Order of the Silver Trowel - 1966
Order of Red Cross Constantine Sovereign - 1967
Knight Masons - 1989, Excellent Chief 2002
Holy Royal Arch Knight Templar Priest - 1968, K.C 1995
Knight Crusader of the Cross - 1988
Grand Commandery of Knights Templar - 1973-1974
Knights of the York Cross of Honour - 1966, Prior - 1994
York Rite Gold Award - 1984, Royal Arch - 1952, Council -1960,  High Priest - 1964, I.M. - 1964, E.C. - 1964
Royal Arch Mason of the Year
Cryptic Mason of the Year
Alabama Grand Lodge Finiance Committee Member - 18 years
Knight Commander of the Temple - 1996 

PHOTO - Rev. Brady Emerson McCullough, Sr. (July 17, 1923 - March 17, 2012) was a 60-year Mason as well as a 32nd Degree Mason. He was a member of Rising Sun Lodge #29, Decatur, AL; Past Master of Nunn-Oden Lodge #398 in Hartselle, Ala.; Past Master of Arrites-Oden Lodge #396 in Falkville, Ala. and Past President of the Northwest Alabama Proficiency Club.
He served in the Alabama Grand Lodge as Grand Chaplin for three years and was Grand Orator for one year.
CLICK HERE to be re-directed to his Find A Grave Memorial #86940511 and additional biographical information. 

2015-16 Right Worshipful Grand Marshal Phillip J. Sherman (August 19, 1950 - ) Brother Sherman was initiated 7/23/1973, Passed to the Degree of Fellowcraft 11/19/1979 and Raised to the Sublime Degree of Master Mason 2/11/1980.
His dedication to the Craft and the list of his offices and accomplishments in the Masonic Fraternity, the York Rite Bodies and the Scottish Rite are exemplary and are here worthily so inscribed as follows:


Rising Sun Lodge No. 29 - Life Member, Past Master - 1985 -1986
Decatur York Rite - Life Member, Excellent High Priest - 1983, Illustrious Master - 1985, Commander - 1988
Knights of the York Cross of Honour - KYCH - 1985 - Life Member, Prior - 2005
Knight Masons - 1985 - Life Member, Excellent Chief - 1999
Red Cross of Constantine - Past Sovereign
Knight Crusaders of the Cross - Past President - 1983
Thrice Illustrious Master, Order of the Silver Trowel - 1983, Past President
Council of Anointed High Priest - 1984, Past President
Ten Sephiroth Council #225 - Allied Masonic Degrees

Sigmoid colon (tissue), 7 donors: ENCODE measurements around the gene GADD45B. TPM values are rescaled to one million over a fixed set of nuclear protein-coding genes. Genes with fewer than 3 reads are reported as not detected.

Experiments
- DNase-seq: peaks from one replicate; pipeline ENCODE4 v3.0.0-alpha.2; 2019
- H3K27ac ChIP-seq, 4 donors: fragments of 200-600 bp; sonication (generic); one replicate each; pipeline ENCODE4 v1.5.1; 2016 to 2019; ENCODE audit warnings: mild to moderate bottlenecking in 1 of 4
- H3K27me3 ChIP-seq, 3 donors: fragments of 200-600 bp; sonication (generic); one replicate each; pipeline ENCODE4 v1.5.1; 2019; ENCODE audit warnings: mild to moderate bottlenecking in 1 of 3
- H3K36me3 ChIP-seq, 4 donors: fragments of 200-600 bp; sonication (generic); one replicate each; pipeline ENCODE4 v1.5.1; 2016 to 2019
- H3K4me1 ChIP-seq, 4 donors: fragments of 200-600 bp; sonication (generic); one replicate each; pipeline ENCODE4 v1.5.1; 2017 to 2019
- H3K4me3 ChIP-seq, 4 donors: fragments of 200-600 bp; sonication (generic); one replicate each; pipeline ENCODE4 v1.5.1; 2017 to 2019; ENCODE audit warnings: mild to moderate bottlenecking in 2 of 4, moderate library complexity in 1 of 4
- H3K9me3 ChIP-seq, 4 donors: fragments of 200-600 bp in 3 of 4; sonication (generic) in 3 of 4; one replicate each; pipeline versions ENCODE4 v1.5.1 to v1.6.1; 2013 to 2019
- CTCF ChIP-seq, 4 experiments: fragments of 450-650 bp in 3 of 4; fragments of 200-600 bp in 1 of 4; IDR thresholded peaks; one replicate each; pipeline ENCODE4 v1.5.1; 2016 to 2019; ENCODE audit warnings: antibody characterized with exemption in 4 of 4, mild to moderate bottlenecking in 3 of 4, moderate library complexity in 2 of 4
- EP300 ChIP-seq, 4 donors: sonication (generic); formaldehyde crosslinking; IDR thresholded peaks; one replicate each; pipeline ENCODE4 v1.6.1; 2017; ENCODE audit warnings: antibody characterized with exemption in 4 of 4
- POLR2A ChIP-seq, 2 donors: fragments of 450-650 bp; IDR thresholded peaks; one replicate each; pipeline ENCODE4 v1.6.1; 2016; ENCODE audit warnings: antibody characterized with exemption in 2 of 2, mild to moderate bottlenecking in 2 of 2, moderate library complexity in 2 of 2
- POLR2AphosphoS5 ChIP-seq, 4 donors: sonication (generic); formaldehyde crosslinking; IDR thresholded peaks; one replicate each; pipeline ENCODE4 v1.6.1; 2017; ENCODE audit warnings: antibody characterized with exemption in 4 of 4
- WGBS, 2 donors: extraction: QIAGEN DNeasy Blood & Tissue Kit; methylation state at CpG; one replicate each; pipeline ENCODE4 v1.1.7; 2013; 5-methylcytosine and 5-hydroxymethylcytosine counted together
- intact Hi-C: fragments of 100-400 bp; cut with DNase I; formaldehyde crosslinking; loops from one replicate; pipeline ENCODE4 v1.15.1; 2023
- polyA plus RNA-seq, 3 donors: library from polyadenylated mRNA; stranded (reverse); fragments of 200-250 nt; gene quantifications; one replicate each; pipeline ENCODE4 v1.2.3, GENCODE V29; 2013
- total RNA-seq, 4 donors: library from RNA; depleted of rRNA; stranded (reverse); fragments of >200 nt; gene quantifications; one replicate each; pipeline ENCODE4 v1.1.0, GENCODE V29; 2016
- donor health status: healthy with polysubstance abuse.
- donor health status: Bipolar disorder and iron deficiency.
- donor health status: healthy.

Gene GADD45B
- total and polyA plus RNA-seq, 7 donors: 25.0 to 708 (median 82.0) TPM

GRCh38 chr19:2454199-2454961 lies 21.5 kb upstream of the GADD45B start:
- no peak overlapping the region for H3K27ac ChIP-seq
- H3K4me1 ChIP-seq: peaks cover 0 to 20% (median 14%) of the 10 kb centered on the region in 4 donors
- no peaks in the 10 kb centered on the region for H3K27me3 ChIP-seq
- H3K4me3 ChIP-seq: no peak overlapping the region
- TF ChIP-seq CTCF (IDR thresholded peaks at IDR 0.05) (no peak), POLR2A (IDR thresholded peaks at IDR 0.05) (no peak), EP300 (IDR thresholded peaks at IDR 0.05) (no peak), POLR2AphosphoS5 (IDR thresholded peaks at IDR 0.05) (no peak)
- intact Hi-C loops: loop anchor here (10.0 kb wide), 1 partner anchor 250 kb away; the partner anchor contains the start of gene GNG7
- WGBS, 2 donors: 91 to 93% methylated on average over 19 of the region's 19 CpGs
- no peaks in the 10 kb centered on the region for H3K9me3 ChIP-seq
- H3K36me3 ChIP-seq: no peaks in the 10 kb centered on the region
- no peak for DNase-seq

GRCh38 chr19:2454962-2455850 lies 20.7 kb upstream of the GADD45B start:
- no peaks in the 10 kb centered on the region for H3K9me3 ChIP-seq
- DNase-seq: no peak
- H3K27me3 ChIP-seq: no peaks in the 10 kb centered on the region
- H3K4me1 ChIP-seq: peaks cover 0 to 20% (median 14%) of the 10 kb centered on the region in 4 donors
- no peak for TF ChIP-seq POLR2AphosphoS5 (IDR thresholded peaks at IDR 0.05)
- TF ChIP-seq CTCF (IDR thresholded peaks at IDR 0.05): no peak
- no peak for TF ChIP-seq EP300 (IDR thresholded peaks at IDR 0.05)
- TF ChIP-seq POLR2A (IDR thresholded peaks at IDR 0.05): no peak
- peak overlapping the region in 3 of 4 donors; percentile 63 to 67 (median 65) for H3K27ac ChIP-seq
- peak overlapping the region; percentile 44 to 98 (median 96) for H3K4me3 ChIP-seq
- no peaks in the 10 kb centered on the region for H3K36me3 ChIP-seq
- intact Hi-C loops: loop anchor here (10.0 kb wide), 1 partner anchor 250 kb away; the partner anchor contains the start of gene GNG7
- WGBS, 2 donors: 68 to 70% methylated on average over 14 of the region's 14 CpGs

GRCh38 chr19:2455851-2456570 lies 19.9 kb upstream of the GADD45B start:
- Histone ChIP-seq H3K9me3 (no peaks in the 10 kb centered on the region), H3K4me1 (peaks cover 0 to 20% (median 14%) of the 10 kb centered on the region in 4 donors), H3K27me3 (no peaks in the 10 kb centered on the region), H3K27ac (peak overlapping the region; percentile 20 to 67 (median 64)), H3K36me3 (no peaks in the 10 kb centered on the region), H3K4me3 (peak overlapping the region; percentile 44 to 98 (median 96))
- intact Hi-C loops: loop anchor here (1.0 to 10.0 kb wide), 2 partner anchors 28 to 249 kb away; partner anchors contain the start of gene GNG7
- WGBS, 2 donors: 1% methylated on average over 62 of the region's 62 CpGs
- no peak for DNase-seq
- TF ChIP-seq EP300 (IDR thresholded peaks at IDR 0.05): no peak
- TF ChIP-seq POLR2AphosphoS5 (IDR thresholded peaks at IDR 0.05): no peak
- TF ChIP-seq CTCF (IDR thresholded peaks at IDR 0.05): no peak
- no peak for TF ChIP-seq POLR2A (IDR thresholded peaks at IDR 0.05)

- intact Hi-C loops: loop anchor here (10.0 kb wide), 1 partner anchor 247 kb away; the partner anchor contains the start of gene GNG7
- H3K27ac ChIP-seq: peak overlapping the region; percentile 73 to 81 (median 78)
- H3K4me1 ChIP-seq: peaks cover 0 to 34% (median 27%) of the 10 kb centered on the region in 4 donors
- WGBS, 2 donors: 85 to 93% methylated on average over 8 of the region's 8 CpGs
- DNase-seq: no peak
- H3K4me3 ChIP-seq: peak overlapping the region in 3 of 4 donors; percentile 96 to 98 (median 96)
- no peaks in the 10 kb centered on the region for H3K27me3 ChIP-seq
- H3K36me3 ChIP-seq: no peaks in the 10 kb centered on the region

Alabama College, Masonic Societas Rosicruciana in Civitatibus Foederatis, Past Head
Royal Order of the Red Branch of Eri - 2008
Holy Royal Arch Knight - Templar Priest, Preceptor - 2012
Sojourners - 2000, Past President
Heroes of 76 - 2001, Past Commander
Huntsville Scottish Rite - 1992, Life member, Red Hat
Council of Super Excellent Masters - 1998
Grand Commandery Knights Templar of Alabama - Right Eminent Grand Commander - 2003-2004
Grand Council of Alabama - Most Illustrious Grand Master - 2009 
Most Illustrious Representative in Alabama for General Grand Council - 2011-2017
Grand Representative in Alabama for Grand Encampment Knights Templar - 2012-2015
General Grand Council - 2013, Cryptic Masons International Companion of the Secret Vault
Right Worshipful Grand Marshall - 2014-2015, Grand Lodge of Free and Accepted Masons of the State of Alabama 

Most Worshipful Grand Master John R. Strickling (May 6, 1947 - )
He was elected to the Grand Lodge line as 2011 - 2012 as Right Worshipful Junior Grand Warden,
2012 -2013 Right Worshipful Senior Grand Warden, 2013-2014 Right Worshipful Deputy Grand Master and 2014-2015 Most Worshipful Grand Master of the Grand Lodge of Free & Accepted Masons of the State of Alabama.

He was Worshipful Master of Rising Sun Lodge No. 29 1999-2000 and served as 5th District Lecturer for a total of 7 years.
He is a dual member with Monroe Lodge No. 189 in Woodsville, Ohio where his Father and Grandfather were Past Masters.
Brother Strickling was Initiated 5/23/72, Passed 6/27/72 and Raised 9/26/72 in Monroe Lodge No. 189.
Our 2014-15 Most Worshipful Grand Master is the first member of our Lodge in its 188+ year history to be elected Grand Master.

Today “The Masonic Building”, located at 1 Walnut Street NE, is home of Rising Sun Lodge 29Decatur York Rite Bodies, Mizpah Chapter 19 and Mary Lou Dancy Chapter 320 of the Order of the Eastern Star.

It is the second largest lodge in Alabama in membership slightly behind Helion Lodge #1 just 20 miles away in Huntsville, Alabama.